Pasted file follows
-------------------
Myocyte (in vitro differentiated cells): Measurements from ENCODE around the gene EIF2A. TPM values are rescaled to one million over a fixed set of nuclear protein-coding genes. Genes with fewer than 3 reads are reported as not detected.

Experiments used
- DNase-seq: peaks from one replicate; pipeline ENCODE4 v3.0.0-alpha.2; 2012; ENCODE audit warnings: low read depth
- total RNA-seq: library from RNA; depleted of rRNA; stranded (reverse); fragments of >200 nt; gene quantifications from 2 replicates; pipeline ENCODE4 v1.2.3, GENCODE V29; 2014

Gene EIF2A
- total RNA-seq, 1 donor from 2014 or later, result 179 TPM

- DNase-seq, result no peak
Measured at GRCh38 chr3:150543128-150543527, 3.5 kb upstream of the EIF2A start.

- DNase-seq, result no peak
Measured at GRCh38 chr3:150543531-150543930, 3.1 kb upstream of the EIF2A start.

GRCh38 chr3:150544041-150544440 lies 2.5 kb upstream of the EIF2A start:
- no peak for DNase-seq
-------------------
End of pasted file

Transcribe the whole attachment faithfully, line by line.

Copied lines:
Myocyte (in vitro differentiated cells): Measurements from ENCODE around the gene EIF2A. TPM values are rescaled to one million over a fixed set of nuclear protein-coding genes. Genes with fewer than 3 reads are reported as not detected.

Experiments used
- DNase-seq: peaks from one replicate; pipeline ENCODE4 v3.0.0-alpha.2; 2012; ENCODE audit warnings: low read depth
- total RNA-seq: library from RNA; depleted of rRNA; stranded (reverse); fragments of >200 nt; gene quantifications from 2 replicates; pipeline ENCODE4 v1.2.3, GENCODE V29; 2014

Gene EIF2A
- total RNA-seq, 1 donor from 2014 or later, result 179 TPM

- DNase-seq, result no peak
Measured at GRCh38 chr3:150543128-150543527, 3.5 kb upstream of the EIF2A start.

- DNase-seq, result no peak
Measured at GRCh38 chr3:150543531-150543930, 3.1 kb upstream of the EIF2A start.

GRCh38 chr3:150544041-150544440 lies 2.5 kb upstream of the EIF2A start:
- no peak for DNase-seq